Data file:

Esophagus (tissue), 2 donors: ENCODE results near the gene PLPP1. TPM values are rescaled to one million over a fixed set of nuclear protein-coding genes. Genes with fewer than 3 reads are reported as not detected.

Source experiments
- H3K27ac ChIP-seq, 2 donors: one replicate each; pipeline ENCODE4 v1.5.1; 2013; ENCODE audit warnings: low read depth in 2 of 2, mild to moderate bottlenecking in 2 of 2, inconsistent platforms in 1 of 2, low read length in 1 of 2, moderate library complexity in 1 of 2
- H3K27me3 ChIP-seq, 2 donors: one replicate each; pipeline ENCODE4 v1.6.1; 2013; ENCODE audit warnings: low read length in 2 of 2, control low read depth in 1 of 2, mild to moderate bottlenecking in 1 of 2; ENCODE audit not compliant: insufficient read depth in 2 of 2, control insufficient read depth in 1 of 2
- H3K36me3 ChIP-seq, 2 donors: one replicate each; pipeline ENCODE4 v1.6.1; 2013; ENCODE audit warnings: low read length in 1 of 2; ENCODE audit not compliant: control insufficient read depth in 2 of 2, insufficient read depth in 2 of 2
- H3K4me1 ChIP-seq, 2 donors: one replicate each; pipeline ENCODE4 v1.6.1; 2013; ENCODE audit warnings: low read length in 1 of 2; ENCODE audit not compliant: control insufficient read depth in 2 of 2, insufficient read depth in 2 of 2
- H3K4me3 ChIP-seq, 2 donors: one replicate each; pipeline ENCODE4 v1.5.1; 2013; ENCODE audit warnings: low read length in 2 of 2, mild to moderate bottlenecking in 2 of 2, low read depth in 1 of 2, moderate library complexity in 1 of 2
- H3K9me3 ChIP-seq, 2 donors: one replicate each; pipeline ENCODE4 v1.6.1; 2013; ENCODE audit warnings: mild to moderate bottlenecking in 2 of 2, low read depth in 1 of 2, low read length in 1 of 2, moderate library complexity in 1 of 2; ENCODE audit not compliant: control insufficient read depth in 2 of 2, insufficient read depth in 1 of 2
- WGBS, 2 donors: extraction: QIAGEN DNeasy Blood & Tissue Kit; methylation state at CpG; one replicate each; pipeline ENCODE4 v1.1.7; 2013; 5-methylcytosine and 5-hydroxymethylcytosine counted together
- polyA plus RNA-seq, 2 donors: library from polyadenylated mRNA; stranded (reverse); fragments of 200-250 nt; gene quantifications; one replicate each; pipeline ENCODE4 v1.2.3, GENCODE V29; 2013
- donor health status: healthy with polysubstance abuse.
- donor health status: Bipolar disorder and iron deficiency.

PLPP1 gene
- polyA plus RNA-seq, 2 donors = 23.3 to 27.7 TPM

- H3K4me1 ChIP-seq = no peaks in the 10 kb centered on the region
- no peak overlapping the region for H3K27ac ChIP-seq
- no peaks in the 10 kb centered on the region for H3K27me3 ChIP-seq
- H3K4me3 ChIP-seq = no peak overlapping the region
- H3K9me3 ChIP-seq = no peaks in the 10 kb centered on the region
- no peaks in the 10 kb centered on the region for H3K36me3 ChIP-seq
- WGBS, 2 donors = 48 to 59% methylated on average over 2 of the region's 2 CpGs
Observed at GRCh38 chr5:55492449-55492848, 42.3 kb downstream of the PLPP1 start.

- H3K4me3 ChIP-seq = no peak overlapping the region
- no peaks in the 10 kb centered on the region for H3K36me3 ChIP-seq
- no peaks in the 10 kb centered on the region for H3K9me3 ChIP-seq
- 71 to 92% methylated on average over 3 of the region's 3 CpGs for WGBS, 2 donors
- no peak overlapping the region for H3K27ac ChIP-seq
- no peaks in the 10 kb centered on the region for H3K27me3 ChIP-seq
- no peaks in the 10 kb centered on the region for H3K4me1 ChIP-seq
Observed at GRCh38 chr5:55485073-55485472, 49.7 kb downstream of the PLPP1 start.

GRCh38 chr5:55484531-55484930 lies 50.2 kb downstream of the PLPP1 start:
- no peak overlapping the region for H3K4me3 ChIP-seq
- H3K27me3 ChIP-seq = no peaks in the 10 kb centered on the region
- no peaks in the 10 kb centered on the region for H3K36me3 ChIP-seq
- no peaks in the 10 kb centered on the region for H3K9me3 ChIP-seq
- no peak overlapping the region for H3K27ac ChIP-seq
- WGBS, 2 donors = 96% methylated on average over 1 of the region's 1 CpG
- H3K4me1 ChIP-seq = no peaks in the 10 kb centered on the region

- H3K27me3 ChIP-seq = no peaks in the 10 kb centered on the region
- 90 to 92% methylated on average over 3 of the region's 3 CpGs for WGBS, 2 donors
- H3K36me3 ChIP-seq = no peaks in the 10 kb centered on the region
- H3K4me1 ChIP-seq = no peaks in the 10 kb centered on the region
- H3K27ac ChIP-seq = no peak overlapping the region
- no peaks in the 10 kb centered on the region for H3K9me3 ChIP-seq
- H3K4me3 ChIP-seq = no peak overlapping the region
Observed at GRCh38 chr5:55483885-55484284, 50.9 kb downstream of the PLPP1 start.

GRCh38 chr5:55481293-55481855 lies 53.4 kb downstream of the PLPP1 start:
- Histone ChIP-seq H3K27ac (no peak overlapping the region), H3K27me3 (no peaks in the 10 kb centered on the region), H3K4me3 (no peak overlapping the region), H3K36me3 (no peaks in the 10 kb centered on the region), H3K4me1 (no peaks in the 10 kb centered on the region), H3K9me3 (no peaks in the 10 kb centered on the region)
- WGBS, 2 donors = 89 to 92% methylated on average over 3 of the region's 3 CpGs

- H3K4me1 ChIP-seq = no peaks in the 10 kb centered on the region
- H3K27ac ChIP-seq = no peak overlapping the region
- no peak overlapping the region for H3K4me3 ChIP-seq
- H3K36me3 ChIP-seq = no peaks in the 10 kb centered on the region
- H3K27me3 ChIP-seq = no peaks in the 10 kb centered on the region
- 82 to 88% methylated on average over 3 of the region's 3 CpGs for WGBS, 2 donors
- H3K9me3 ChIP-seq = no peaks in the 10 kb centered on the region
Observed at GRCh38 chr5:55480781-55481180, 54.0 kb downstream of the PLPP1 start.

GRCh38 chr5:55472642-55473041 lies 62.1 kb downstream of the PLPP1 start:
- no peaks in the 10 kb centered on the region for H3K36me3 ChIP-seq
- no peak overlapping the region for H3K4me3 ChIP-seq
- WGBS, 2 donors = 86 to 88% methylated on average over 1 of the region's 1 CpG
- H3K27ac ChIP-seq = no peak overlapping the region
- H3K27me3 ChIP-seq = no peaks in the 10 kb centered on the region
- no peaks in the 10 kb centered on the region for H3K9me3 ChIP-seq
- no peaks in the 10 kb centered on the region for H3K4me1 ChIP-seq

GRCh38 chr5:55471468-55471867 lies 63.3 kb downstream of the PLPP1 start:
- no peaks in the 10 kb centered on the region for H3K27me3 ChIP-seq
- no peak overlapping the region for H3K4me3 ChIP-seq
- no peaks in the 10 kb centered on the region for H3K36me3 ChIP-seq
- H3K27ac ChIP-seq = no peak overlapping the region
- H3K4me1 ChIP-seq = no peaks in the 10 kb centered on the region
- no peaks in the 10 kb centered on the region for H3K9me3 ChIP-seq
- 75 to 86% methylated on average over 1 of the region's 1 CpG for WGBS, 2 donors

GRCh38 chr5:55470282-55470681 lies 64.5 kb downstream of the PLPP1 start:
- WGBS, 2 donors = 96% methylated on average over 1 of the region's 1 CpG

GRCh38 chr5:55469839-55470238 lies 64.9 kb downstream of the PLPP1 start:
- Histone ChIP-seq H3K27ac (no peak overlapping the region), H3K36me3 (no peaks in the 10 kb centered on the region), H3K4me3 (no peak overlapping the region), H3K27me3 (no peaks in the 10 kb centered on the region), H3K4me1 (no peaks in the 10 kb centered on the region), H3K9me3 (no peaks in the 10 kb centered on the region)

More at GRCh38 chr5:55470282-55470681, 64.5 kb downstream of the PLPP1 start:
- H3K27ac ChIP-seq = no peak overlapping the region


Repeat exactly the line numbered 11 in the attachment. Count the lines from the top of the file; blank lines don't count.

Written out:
- donor health status: healthy with polysubstance abuse.